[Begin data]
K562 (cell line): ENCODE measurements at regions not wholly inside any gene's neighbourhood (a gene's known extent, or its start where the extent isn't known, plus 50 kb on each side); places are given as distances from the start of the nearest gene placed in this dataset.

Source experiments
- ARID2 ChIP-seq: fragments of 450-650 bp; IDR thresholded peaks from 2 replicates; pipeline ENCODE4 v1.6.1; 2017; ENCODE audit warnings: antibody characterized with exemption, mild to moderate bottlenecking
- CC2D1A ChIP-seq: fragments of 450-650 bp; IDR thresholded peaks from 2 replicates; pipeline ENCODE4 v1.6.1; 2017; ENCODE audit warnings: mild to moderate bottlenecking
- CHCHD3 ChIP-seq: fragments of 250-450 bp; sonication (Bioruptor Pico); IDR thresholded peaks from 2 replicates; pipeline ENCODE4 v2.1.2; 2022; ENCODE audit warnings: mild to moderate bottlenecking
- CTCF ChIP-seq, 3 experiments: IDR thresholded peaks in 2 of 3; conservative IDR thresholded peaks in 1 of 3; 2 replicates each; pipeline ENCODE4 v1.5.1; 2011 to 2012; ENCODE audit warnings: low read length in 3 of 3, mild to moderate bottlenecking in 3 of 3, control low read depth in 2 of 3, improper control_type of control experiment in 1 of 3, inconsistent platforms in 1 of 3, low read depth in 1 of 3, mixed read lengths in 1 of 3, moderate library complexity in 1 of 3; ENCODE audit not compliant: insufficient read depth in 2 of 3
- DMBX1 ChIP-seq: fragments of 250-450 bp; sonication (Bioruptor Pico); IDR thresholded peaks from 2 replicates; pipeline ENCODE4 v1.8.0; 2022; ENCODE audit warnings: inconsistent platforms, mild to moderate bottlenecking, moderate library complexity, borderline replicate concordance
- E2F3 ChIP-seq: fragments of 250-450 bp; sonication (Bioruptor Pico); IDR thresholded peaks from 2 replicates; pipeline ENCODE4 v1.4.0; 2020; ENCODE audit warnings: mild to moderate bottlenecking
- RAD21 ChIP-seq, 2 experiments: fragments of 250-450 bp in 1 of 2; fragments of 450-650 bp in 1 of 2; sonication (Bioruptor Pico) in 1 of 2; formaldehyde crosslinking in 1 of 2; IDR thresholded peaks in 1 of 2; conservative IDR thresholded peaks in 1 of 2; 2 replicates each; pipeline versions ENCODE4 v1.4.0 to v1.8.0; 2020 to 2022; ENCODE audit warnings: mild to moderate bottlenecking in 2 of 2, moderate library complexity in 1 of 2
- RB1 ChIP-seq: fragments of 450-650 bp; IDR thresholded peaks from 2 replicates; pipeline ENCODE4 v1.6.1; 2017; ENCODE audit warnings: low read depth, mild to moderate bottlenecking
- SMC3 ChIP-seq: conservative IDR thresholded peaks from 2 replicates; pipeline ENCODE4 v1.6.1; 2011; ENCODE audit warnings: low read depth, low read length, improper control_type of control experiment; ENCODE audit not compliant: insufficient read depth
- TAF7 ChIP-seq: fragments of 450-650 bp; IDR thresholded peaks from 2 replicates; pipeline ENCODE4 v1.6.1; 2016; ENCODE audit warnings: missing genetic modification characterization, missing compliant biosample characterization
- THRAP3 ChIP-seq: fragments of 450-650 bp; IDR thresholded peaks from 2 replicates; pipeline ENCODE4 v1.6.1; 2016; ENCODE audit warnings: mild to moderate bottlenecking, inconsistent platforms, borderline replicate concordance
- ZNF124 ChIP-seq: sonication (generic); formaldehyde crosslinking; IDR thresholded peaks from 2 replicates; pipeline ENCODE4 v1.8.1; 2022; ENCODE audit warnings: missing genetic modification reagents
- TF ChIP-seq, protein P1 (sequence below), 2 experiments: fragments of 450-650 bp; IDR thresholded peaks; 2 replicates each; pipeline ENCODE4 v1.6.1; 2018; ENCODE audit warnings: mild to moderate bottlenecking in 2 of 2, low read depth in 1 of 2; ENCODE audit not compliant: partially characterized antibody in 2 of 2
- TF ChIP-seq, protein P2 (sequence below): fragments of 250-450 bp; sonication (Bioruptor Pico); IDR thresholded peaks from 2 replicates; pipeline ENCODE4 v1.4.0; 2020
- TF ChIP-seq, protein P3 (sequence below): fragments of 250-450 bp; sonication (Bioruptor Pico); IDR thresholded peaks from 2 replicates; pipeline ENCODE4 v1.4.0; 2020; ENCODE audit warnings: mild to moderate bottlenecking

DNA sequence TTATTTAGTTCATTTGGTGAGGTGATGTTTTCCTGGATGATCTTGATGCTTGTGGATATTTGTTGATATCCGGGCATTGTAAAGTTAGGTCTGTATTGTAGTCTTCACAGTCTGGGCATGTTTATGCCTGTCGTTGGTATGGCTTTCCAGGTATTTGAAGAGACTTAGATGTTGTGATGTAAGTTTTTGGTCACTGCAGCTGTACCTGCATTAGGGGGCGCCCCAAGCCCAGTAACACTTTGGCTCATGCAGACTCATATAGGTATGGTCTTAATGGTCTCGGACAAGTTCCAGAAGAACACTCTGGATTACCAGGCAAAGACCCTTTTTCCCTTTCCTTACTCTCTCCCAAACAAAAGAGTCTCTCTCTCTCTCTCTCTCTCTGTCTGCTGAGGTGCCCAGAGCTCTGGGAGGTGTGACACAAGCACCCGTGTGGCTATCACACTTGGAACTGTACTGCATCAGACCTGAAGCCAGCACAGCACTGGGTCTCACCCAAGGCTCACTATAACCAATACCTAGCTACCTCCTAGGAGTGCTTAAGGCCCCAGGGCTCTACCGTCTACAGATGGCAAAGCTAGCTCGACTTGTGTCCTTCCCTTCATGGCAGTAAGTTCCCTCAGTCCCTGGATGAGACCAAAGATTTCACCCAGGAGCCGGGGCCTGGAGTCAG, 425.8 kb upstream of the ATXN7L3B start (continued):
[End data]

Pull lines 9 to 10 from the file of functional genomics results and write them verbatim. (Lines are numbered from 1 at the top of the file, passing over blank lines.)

- RAD21 ChIP-seq, 2 experiments: fragments of 250-450 bp in 1 of 2; fragments of 450-650 bp in 1 of 2; sonication (Bioruptor Pico) in 1 of 2; formaldehyde crosslinking in 1 of 2; IDR thresholded peaks in 1 of 2; conservative IDR thresholded peaks in 1 of 2; 2 replicates each; pipeline versions ENCODE4 v1.4.0 to v1.8.0; 2020 to 2022; ENCODE audit warnings: mild to moderate bottlenecking in 2 of 2, moderate library complexity in 1 of 2
- RB1 ChIP-seq: fragments of 450-650 bp; IDR thresholded peaks from 2 replicates; pipeline ENCODE4 v1.6.1; 2017; ENCODE audit warnings: low read depth, mild to moderate bottlenecking